I wondered that, too. The authority for the silent “t” is pretty old, and I actually figured it was an Americanism– like actually saying FOR-CASTLE and BOAT-SWAYN, and BLAK-GARD. But I guess it’s the Brits who’ve gotten [there's that Yank-ism again] sloppy. [j/k]

    Similarly, “jewelry”. I thought that was an American word– like specialty, or aluminum– and that the British word was “jewellery”. ?

  • Cecily

    Not all Brits pronounce the “t” in “often”.

    In fact in RP (received pronunciation, i.e. what most would think of as “correct”), it is NOT pronounced.

    And yes, “jewellery” is BrE, along with “speciality”, “aluminium”, “orientate” and many others.

  • umber

    Peter

    But we aren’t speaking Latin or Greek, we are speaking English. On the US side of the ocean, at least, the rule is pretty well established that ae is equal to ee. In most of the cases where the British ae is maintained and is pronounced otherwise, the Am has changed the spelling: faeries/fairies, aeroplane/airplane, paedophile/pedophile etc. The only exception that pops to mind is the “aero” prefix still used in aerospace, or aeronautics.

    As for niche, you can see that the nitch pronunciation is not new. It has been common and in the language far long enough to be de-gallicized. Like GILL-ATEEN. and EN (not ON)velope. The spelling would be pronounced “nitch” in English, so there is really no need to change it. I’ve always admired the Brits for saying DON KWIKSIT, and FILET (not FILAY) and SARAJEVO (not YEVO), etc. A word adopted into English should be anglicized. I keep trying to get Am’s to say JOONTA (not HOONTA) and JALAPEENO (not HALAPENYO) for the same reasons. In those cases, I would agree that if you want to keep the foreign sound, then change the spelling. Military hunta, halapenyo peppers, gueotine, onvoy, onvelope, cleeshay, valay, debyoo, etc.

    niche. Have to go with Elster’s cite, at least for Americans: “French no longer,” says Holt (1937). “Rhyme it with ditch.”

  • Cecily

    “Don Kwiksit”? Is that the alleged British pronunciation of Don Quixote? If so, as a lifelong Brit (who has read the book), it’s not a pronunciation I have ever heard.

    Also, Sarajavo is usually pronounced with a Y sound here, not a J.

  • Anna

    A very Australian focus:
    I am sooooo sick of hearing my fellow countrymen and women saying that we live in Austraya. This even extends to our newly-elected (just) female PM.

    We are Australians – not Austrayans!!!!!!

  • umber

    That’s the way my British profs said it was said. They also said DON JOO-AN was the traditional pronunciation of Don Juan (cited someone like Byron as an example) altho they didn’t say it that way. SaraJevo was I always heard watching the HofCommons debates about Bosnia.

  • venqax

    Loretheil
    Are you really saying that you, or anyone, would say “duct tape” enunciating the 2 t’s with a stop in between? How would you even do that without simply sounding like your are stuttering? I’m the first jerk to criticize those who don’t pronounce all the letters in “texts” or “lists” or “asks”, but even I wouldn’t suggest something that sounds so unnatural (pronouning both n’s there).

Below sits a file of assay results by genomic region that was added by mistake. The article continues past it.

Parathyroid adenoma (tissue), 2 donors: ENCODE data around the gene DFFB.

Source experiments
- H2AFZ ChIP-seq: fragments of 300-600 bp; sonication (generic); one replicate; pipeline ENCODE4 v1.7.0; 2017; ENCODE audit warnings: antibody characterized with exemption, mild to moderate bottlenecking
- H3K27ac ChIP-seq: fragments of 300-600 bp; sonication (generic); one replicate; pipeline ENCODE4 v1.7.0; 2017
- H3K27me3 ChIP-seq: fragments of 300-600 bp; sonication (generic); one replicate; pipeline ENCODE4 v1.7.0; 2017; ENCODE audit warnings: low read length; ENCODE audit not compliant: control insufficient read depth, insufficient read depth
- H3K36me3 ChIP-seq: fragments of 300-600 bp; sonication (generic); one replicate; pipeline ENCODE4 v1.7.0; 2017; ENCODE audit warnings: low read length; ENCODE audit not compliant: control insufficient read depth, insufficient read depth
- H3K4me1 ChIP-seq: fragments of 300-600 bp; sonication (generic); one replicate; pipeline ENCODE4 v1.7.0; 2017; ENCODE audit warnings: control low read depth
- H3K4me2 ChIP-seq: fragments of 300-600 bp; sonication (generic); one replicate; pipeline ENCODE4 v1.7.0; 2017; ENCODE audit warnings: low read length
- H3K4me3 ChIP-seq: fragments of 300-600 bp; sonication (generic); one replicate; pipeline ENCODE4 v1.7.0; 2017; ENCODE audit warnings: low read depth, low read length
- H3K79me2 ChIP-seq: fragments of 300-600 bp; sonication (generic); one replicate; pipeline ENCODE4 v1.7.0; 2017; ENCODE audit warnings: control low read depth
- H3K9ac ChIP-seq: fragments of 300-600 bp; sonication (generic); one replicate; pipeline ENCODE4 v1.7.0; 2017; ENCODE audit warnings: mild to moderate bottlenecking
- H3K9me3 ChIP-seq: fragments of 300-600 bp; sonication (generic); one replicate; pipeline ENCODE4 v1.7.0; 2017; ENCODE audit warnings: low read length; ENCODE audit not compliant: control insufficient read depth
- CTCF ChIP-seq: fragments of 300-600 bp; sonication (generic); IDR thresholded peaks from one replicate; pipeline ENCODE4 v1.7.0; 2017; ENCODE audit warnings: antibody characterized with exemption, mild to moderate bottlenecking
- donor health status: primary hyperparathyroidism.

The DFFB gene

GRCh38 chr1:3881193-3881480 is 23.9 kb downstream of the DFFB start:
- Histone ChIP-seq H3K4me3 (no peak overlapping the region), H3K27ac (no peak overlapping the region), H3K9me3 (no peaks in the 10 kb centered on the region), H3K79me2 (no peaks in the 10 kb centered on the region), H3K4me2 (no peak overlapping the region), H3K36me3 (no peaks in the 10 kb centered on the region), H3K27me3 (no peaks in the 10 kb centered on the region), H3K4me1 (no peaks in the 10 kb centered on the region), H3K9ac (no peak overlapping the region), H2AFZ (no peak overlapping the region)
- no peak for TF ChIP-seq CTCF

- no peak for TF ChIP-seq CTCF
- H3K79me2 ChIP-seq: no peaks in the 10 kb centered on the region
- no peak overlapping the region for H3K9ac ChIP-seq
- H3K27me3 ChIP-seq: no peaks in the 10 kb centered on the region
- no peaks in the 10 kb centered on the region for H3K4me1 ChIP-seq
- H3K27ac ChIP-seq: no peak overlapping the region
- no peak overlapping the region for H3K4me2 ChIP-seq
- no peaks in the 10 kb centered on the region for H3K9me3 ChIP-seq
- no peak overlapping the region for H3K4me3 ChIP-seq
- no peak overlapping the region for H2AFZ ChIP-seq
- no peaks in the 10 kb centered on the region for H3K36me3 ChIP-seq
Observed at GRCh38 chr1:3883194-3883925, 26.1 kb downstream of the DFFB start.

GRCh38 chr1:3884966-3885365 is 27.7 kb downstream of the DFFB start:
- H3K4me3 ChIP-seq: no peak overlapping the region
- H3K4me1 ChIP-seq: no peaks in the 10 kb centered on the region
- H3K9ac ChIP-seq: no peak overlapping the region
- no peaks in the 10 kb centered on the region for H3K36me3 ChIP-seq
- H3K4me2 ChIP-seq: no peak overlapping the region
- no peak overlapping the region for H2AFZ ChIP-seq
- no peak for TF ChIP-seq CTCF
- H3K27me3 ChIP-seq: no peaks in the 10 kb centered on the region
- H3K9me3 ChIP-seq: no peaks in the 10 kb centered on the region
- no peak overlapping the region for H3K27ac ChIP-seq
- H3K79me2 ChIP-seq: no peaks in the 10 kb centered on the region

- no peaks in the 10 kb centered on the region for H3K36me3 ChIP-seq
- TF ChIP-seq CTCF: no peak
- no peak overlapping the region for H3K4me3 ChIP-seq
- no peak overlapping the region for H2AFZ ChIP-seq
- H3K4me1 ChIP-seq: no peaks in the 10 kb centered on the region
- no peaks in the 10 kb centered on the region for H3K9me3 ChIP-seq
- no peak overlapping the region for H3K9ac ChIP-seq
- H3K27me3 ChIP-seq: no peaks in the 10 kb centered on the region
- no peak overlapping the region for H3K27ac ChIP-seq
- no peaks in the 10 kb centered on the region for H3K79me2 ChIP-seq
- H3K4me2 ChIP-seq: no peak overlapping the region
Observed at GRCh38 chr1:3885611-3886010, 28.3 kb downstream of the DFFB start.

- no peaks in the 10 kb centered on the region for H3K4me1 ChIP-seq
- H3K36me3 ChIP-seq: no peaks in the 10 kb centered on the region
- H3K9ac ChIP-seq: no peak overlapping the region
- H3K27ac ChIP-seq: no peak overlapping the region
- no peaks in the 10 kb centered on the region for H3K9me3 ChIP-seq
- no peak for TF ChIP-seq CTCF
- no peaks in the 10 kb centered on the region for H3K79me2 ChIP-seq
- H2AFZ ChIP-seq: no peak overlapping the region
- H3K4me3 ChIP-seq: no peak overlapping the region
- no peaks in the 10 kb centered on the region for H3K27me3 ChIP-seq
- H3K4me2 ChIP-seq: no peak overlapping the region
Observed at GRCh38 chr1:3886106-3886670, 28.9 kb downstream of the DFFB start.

• Harris

    It sounds weird when some people pronounce asterisk without the “s”.

    Anyway, some of the words mentioned can be pronounced in two ways according to Merriam-Webster.com

  • Sandra Bignell

    Please could you explain the difference in pronunciation of the past tense of the word ‘eat’?
    I pronounce it ‘et’ with a short e sound, as in ‘egg’ but people in Canada often laugh at me, and take the Mickey. You can tell that I am English.
    In the Oxford Dictionary it is pronounced in this way – et.
    Canadians say ate, rhyming with Kate.
    I would love to have your opinion on this.
    Sandra

  • venqax

    In AmE and CanE as far I have ever heard, the proper pronunciation is AYT just like the number, and rhyming with Kate. I know ET is a common dialectal pronunciation in parts of the US, tho, and I would guess also in parts of the UK. I think it is AYT in RP, too, isn’t it? Every British– or at least English– person I know says it the same way we do. ET is definitely colloquial and non-standard in the US.

  • venqax

    Harris

    More often I hear ASTERIKS, just like AKS the question. For some reason people find the KS combination overly challenging. (please no more about how it used to be spelled aks or ax. It isn’t anymore, hasn’t been for a long long time, and those who mispronounce it don’t misspell it– so can’t use that excuse anyway.)

    Anna

    Likewise problems with the L sound in some words. We get the same thing in the US with the dialectical Dubya, instead of Double You. And people who say WIYUM instead of WIL-YUM. I know the Japanese have problems with Ls. Don’t know what the issue with people in Texas is.

  • umber

    merriam webster and most dictionaries report how words ARE said, not how they SHOULD be said. Most are quite clear about that. Just because it is in the dictionary does not mean it is a proper or formally acceptable pronunciation. You need to dig deeper into othoepist–sources like Fowler and Partridge if you are really interested. If you don’t care, fine, why even look in the dictionary, just repeat what you hear or say it like it looks on paper. KOL-ONEL, SAL-MON, KA-NEE, SAYD, WAZ, HWOH, NOOK-YALER (it is in some dictionaries, too).